Scientists develop novel coating to increase efficiency of solar cells

Scientists develop novel coating to increase efficiency of solar cells photo Scientists develop novel coating to increase efficiency of solar cells

Three engineers including one of Indian-origin from Stanford University have invented a novel transparent coating that cools solar cells to boost solar panel efficiency. The tests showed that the coating allowed only visible light to pass through to the solar cell, filtering out the thermal radiation, keeping the temperature as low as 23 degrees Fahrenheit.

The latest development builds on work past year when the trio developed an ultrathin material that radiated infrared heat directly back toward space without warming the atmosphere.

“Our thermal overlay allows sunlight to pass through, preserving or even enhancing sunlight absorption, but it also cools the cell by radiating the heat out and improving the cell efficiency”, he explained.

Solar cells are less efficient when they’re hot, which poses an obvious problem – solar cells sit in direct sunlight and get incredibly hot as a result. The newly created silica overlay is placed over a conventional solar cell. It also has the potential to be applied to vehicle paintwork, without affecting aesthetics.

Solar panels must face the sun directly to function optimally, but at the cost of heating up, which causes it to loose efficiency.

In the case of the newest materials, the researchers found that clear and dry environments are ideal – the same kind of environments were large solar arrays are located. For a fairly normal crystalline silicon solar cell with 20 per cent efficiency, the researchers claim that sort of temperature reduction could equate to an increase in the absolute cell efficiency by over 1 per cent – not to be sniffed at if the film can be made affordably.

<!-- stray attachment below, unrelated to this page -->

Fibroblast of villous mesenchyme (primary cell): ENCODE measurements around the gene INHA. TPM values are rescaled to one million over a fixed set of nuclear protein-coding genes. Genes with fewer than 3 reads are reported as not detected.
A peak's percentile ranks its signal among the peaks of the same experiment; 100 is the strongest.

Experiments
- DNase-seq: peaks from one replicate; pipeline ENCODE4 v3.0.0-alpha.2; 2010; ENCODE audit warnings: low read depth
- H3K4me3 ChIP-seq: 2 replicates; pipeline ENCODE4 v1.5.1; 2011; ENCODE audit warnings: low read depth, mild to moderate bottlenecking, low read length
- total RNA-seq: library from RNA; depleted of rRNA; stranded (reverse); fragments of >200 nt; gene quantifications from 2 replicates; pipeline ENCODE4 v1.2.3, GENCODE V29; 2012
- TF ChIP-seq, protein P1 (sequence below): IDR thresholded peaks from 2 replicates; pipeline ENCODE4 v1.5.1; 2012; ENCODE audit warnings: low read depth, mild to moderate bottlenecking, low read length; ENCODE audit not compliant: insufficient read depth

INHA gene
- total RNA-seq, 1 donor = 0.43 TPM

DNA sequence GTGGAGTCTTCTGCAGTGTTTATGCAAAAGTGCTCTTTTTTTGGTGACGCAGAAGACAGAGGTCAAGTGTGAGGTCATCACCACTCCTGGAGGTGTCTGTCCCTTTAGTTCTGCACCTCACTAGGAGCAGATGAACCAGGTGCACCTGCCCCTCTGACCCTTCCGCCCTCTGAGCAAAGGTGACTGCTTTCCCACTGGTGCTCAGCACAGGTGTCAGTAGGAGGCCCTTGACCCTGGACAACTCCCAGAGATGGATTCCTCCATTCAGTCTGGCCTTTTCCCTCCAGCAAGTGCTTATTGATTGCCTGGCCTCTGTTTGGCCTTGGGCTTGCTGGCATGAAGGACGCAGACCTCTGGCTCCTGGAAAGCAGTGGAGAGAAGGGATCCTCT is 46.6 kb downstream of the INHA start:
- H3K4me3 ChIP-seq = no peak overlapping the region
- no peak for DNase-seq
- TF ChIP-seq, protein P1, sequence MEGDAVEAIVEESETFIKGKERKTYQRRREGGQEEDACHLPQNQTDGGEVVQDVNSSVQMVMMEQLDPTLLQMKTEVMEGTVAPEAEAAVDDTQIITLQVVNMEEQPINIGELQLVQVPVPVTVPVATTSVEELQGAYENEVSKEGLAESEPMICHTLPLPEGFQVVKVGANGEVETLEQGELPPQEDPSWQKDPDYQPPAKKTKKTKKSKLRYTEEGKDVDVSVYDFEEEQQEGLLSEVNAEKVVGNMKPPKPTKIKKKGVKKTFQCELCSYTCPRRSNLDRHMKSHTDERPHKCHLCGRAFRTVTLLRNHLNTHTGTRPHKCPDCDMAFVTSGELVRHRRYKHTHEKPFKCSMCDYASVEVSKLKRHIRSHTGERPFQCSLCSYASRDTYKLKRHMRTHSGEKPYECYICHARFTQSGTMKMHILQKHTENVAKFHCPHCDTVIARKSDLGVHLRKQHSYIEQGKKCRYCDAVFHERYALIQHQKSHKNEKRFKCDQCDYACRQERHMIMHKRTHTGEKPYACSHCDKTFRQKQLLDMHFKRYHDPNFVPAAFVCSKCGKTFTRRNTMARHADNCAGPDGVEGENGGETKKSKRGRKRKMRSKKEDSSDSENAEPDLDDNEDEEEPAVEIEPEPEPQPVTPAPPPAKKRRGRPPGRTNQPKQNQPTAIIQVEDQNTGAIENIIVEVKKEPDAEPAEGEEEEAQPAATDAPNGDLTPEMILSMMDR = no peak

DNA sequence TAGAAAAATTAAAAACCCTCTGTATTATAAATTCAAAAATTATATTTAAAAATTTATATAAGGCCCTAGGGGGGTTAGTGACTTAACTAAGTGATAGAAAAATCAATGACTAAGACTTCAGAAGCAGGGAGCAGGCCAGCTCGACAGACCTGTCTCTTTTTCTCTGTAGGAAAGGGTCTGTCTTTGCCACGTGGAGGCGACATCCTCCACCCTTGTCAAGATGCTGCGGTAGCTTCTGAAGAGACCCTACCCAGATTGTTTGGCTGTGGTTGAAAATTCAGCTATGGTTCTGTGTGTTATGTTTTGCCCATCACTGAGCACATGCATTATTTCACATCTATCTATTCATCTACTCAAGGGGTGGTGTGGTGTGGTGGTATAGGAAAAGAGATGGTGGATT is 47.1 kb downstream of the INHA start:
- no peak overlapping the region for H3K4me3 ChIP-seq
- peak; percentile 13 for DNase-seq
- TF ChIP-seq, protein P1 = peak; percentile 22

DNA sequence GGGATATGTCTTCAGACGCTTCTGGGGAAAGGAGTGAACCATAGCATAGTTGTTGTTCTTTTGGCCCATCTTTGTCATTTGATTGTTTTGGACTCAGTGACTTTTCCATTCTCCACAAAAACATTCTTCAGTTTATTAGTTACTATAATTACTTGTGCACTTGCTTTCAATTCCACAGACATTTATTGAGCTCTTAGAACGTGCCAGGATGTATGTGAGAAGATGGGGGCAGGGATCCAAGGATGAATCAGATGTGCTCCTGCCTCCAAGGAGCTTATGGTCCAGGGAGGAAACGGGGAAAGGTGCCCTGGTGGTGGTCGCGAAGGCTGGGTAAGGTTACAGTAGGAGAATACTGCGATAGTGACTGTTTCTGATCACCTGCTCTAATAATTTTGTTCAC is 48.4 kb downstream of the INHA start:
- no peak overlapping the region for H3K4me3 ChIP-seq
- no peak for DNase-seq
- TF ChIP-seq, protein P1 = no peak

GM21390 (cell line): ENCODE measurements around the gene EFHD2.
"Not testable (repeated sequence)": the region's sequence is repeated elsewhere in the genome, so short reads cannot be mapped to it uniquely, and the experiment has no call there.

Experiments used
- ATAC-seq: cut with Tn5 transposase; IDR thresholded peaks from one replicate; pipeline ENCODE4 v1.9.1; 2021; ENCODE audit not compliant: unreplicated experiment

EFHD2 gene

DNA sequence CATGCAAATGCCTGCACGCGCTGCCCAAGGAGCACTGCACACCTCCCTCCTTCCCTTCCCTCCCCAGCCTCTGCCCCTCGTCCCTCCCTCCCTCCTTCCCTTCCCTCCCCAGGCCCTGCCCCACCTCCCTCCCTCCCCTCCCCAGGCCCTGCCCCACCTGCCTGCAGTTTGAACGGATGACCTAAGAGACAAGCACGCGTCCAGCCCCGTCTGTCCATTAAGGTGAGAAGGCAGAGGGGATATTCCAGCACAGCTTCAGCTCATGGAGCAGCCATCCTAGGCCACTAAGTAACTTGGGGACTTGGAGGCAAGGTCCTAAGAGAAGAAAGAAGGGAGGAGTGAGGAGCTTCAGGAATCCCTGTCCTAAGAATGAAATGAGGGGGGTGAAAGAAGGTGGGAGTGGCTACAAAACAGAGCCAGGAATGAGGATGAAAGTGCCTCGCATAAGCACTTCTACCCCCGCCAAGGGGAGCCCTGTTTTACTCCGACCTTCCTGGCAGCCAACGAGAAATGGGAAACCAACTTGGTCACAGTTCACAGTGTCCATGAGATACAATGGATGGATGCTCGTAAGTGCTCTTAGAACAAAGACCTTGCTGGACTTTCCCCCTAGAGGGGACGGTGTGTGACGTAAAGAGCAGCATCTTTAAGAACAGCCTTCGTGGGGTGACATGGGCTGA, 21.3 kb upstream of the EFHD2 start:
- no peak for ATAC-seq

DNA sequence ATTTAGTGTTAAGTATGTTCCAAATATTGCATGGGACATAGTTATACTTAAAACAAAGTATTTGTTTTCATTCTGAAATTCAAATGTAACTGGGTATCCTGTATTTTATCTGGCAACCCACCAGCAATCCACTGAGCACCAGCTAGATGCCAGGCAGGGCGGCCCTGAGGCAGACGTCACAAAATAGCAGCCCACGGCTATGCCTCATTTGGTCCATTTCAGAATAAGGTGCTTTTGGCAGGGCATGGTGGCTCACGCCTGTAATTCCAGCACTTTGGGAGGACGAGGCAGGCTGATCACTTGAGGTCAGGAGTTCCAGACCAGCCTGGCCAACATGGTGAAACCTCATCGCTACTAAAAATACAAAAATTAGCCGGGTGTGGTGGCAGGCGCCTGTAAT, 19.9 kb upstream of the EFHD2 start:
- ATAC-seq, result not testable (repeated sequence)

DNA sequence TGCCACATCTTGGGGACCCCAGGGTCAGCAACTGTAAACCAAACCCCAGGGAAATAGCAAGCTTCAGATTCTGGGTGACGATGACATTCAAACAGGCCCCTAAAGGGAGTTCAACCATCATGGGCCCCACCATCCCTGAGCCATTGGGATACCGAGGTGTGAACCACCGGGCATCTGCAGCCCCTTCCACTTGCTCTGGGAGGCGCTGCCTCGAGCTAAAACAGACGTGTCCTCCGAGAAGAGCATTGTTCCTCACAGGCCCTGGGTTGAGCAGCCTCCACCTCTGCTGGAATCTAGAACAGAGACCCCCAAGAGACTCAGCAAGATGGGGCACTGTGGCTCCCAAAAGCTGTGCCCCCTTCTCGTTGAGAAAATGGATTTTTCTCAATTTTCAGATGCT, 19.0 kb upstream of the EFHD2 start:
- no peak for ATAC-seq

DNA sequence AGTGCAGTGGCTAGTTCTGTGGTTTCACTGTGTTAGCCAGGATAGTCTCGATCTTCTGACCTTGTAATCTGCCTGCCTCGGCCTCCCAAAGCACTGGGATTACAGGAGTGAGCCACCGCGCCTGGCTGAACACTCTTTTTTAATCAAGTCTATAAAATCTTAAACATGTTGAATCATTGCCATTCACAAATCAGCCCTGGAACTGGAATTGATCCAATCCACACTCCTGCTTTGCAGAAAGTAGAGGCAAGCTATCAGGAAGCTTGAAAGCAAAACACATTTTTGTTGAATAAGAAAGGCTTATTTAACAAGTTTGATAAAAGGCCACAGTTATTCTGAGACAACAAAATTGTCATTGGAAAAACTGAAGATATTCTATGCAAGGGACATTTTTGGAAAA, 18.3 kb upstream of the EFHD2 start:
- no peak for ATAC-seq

They believe they can scale things up so commercial and industrial applications are feasible, perhaps using nanoprint lithography, which is a common technique for producing nanometre-scale patterns.

Solar panels are a great way to capture energy from the sun but they’re far from flawless .

“This is not necessarily the only way”, said Aaswath P. Raman, co-author of the study. “I am optimistic”, Raman noted. “Thermal overlays can help with passive cooling, but it’s a problem if they’re not fully transparent”, said doctoral candidate Linxiao Zhu. Therefore, any overlay would have to be transparent, or to be tuned to absorb only light beyond the visible spectrum.

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